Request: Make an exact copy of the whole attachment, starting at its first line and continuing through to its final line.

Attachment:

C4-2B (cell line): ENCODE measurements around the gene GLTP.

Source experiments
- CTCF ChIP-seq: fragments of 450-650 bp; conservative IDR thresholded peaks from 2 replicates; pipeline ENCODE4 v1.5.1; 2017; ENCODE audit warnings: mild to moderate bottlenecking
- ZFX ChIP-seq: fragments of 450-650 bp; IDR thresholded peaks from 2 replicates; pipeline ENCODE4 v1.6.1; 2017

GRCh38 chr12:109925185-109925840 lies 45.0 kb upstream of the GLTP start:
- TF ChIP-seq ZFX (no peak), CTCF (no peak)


C4-2B (cell line): ENCODE measurements around the gene GLTP.

Source experiments
- CTCF ChIP-seq: fragments of 450-650 bp; conservative IDR thresholded peaks from 2 replicates; pipeline ENCODE4 v1.5.1; 2017; ENCODE audit warnings: mild to moderate bottlenecking
- ZFX ChIP-seq: fragments of 450-650 bp; IDR thresholded peaks from 2 replicates; pipeline ENCODE4 v1.6.1; 2017

GRCh38 chr12:109925185-109925840 lies 45.0 kb upstream of the GLTP start:
- TF ChIP-seq ZFX (no peak), CTCF (no peak)